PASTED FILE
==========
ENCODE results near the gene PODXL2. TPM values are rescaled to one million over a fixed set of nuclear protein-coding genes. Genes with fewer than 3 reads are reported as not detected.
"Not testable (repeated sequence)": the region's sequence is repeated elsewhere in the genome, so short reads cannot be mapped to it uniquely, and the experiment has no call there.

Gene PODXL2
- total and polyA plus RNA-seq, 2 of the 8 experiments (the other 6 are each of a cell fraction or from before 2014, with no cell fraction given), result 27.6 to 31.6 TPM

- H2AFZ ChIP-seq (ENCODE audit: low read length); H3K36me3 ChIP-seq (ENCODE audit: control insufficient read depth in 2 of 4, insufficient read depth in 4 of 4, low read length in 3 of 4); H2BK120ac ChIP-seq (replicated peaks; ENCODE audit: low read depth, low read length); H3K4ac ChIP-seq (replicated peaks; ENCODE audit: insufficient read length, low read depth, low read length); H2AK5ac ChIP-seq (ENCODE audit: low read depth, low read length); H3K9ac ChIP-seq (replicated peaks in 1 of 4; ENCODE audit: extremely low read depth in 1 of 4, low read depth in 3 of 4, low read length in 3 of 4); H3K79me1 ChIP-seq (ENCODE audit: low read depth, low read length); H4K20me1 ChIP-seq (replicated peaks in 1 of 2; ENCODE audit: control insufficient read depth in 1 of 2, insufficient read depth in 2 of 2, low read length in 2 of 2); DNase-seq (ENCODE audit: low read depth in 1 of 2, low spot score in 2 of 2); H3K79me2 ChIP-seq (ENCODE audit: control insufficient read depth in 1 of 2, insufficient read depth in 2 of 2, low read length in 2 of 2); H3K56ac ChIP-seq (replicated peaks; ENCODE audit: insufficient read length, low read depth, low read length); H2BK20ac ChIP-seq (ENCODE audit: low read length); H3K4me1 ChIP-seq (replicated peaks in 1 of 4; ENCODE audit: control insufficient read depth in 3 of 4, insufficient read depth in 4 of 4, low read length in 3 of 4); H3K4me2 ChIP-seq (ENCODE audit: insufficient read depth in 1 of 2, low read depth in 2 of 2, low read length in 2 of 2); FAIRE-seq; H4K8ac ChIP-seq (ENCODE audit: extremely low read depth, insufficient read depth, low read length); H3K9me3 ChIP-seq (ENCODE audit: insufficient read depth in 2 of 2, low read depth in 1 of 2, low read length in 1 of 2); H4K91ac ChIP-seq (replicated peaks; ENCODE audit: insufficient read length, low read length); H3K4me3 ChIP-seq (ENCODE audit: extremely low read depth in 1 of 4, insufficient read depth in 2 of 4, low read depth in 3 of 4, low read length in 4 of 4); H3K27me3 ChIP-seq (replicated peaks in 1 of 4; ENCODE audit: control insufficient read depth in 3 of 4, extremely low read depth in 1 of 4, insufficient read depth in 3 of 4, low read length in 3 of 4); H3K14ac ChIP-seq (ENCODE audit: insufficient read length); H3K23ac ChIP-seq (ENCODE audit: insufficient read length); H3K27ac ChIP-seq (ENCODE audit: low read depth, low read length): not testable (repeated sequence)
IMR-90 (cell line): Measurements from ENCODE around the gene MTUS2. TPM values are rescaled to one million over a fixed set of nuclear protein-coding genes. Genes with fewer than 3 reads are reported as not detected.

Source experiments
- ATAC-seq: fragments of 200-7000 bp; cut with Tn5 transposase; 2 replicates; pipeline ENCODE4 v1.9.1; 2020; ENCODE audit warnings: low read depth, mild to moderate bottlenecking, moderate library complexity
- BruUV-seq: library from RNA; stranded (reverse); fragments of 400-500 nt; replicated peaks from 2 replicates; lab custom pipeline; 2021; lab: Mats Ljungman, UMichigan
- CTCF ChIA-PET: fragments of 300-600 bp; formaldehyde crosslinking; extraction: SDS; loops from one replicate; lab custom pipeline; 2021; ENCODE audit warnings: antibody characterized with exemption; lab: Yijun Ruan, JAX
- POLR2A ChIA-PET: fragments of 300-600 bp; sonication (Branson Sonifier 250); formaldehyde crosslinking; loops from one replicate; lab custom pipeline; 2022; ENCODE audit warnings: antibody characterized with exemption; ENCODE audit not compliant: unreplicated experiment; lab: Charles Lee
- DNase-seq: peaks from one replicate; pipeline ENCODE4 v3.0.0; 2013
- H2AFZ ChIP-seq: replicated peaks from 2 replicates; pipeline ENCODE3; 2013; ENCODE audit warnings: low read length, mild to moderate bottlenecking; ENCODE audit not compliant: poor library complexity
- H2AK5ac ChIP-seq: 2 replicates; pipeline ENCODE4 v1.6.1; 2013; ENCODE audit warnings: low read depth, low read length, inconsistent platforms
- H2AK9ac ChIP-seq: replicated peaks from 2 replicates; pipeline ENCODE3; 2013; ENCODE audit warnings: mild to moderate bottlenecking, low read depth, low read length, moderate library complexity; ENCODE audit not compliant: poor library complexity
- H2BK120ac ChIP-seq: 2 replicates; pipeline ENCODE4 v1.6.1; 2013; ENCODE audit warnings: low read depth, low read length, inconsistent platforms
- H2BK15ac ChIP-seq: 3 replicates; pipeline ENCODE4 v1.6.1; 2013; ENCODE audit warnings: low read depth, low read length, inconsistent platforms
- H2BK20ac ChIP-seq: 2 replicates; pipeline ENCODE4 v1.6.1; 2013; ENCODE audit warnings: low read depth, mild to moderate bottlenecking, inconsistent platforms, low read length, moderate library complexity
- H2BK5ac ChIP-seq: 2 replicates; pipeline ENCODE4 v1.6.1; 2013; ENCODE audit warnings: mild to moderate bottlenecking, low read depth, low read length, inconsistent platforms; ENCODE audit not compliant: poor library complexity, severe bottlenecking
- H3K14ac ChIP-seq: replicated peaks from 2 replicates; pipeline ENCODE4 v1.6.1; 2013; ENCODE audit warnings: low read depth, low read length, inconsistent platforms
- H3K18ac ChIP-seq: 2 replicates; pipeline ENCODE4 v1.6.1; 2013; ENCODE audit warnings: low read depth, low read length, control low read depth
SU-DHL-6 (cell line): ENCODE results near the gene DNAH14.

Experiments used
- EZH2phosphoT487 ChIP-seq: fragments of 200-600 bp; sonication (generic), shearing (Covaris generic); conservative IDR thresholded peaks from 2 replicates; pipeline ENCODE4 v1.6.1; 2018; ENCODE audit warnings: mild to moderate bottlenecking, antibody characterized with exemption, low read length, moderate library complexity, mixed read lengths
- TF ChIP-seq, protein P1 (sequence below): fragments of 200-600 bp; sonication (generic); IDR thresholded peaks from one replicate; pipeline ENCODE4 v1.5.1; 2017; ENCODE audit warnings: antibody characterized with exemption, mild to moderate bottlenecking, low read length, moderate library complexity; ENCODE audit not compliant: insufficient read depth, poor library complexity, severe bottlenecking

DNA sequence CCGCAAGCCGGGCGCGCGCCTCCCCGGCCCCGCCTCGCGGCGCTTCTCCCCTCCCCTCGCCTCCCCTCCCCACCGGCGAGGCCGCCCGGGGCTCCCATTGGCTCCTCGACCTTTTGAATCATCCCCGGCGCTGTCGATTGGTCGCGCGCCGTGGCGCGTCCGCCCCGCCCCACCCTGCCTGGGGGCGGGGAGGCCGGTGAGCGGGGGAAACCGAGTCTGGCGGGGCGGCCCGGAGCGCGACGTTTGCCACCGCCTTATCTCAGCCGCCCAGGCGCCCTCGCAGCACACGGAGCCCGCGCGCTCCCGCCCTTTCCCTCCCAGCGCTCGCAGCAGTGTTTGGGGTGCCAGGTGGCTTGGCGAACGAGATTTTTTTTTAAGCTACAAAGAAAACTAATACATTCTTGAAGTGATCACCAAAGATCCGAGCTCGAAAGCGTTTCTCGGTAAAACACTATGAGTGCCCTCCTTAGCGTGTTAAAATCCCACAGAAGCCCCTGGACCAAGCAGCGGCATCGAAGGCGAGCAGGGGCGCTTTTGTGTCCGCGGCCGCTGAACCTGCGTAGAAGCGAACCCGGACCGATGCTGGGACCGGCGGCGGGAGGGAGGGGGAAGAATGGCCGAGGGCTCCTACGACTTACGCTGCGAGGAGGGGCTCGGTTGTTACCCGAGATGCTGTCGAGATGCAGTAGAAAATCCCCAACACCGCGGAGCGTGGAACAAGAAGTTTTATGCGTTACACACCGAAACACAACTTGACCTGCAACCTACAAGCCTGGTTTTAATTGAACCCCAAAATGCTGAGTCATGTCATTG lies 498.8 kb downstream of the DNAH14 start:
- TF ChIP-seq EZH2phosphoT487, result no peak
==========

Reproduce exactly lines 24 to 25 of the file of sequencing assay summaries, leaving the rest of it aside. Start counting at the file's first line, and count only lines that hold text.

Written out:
- EZH2phosphoT487 ChIP-seq: fragments of 200-600 bp; sonication (generic), shearing (Covaris generic); conservative IDR thresholded peaks from 2 replicates; pipeline ENCODE4 v1.6.1; 2018; ENCODE audit warnings: mild to moderate bottlenecking, antibody characterized with exemption, low read length, moderate library complexity, mixed read lengths
- TF ChIP-seq, protein P1 (sequence below): fragments of 200-600 bp; sonication (generic); IDR thresholded peaks from one replicate; pipeline ENCODE4 v1.5.1; 2017; ENCODE audit warnings: antibody characterized with exemption, mild to moderate bottlenecking, low read length, moderate library complexity; ENCODE audit not compliant: insufficient read depth, poor library complexity, severe bottlenecking